Game Music Jobs: The Art of Negotiating
Hi, welcome to Game Music Jobs.
Today’s Tenet of Occupational Professionalism is negotiations. Negotiation is a part of everyday life. Some of us had to negotiate ourselves into our pants this morning after ample holiday eating, but I digress—I don’t want to put myself into a tight situation.
There is a popular quote that cannot be attributed to any one person, but I have found to be true:
“The music business is a cruel and shallow money trench, a long plastic hallway where thieves and pimps run free, and good men die like dogs. There’s also a negative side.”
My teenage self said, “Sign me up!”
There are many books on negotiations, but the one I enjoy the most is Roger Dawson’s The Secrets of Power Negotiating. This book is used by lawyers turned professors to teach laypeople how to negotiate offensively and defensively. I will not go into exhaustive detail because I do not want to end up in court with Mr. Dawson, negotiating what percentage I may owe him.
I am not advocating negotiating all contracts by yourself, but it helps to understand the language spoken from both sides of the table. You must watch both sides to at least understand when you are being insulted.
Negotiation is not a universal language; its forms vary with culture. However, the goal is always the same—to get as much as possible for as little as possible.
Below, I have listed five tips that may come in handy when negotiating terms for a project. But before I start, I must cover my posterior. Information provided by Game Music Jobs is not meant to replace the advice of a legal professional. Now that the burden has been sufficiently shifted, let’s begin!
ALWAYS ASK FOR MORE THAN WHAT YOU WANT
Why settle for an arm or a leg—just take all four limbs. That’s where the best “green meat” is. In archery as in life, you must aim high to hit the center. For example, if you want $5,000 for a project, ask for $7,000 instead, because you might get $6,000. Look at that—you just made an extra $1,000 in ten minutes. Lawyers don’t even make that much!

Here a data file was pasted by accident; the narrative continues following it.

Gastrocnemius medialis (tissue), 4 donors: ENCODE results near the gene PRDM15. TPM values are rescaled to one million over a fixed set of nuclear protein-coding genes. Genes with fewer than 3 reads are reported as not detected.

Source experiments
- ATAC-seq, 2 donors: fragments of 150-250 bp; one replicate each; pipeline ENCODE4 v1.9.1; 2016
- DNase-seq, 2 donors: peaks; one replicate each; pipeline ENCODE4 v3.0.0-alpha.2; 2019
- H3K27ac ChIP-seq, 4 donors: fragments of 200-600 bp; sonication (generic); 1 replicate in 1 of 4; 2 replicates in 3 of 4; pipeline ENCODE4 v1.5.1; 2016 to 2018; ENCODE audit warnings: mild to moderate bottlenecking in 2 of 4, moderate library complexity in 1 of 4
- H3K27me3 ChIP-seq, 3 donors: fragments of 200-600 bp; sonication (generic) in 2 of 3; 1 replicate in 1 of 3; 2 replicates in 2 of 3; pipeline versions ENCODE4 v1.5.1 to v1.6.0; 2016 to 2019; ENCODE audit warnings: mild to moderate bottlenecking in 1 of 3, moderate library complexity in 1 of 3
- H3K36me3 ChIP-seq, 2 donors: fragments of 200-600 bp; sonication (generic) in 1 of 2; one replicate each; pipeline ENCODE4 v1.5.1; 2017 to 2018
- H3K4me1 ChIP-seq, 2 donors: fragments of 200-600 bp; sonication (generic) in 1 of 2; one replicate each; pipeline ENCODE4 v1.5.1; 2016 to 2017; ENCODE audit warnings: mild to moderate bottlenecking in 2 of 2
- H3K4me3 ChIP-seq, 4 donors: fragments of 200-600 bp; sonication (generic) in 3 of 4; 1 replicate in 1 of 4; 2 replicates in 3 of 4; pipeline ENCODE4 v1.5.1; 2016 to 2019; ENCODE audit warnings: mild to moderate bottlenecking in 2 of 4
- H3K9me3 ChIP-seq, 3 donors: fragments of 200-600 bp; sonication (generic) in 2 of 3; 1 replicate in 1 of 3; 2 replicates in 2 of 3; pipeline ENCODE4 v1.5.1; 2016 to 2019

NEVER SELL YOURSELF SHORT
Nothing is more insulting than someone undervaluing your work. Well, there is one thing a bit more demeaning than that: you undervaluing your work. Do not be afraid to say no to the first offer. “No” is one of the most powerful words in your arsenal, and it’s easier to say than the four-letter kind, too. Sometimes people will make you a ridiculous offer just to watch your reaction. If the quote is below what you can afford to accept, it may be time to walk away. Or you could nibble to see if you can push the money cart a bit further. Dawson mentions these ideas in his book, too. If you balk at a bad proposal, it will make the other person flinch and give you a negotiable advantage.
DO NOT MAKE THE FIRST OFFER
Get the other party to make the first offer, and you may have a strategic advantage. You can bracket where the monetary tolerance is and adjust your quote accordingly. Haggling and hunting are as old as civilization itself. In both the ancient and modern days of hunting, a tactic to gain your prey is to flush it from its hiding spot. When it moves, it reveals its position to the hunter’s advantage. Making the first offer works exactly the same way.
SILENCE IS LOUDER
Hey, Verbo! Many people have unknowingly talked their way out of advantages. You would not believe how effective silence is. A man’s talent may bring him before kings, but his lips will determine how long he stays there. This tactic goes with the point above. In silence, you can hear the shuffling of prey and learn its location. The same goes for negotiating. Silence tends to make people nervous, and they will try to fill the space with sounds, often trifling sounds. Use this to your advantage, and wait to respond. The other party may negotiate a better deal for you.
DO THE DANCE
Negotiations are as much a delicate dance as a knockdown, punch hardy brawl. He who throws the first punch may get parried and hit, but the one who punches slowest may end up waking up from a coma to deliver his witty retort for a fight long lost. What you are ultimately looking for is a win-win situation. No one wants to feel like they have been finessed, and feelings often matter more than reality. Just as a relationship can mean more than one deal, use discretion when using this advice, and remember you cannot blame Munch man if things do not work out for you. I’m just saying!
You may say, “Munch, this advice assumes the worst in people.” Let me ask you a question. When was the last time you wanted to just give your money away? Exactly. Did you not hear the quote from earlier? I will say it again and add to it:
“The music business is a cruel and shallow money trench, a long plastic hallway where thieves and pimps run free, and good men die like dogs. There’s also a negative side for those who will not pay heed to instruction.”
First, I would like to thank Maury for his support.
Game Music Jobs is here to help you. If there are any questions you have for us, please do not hesitate to reach out.
Don’t be a fool, keep learning, and always B#. I am Munch man with Game Music Jobs.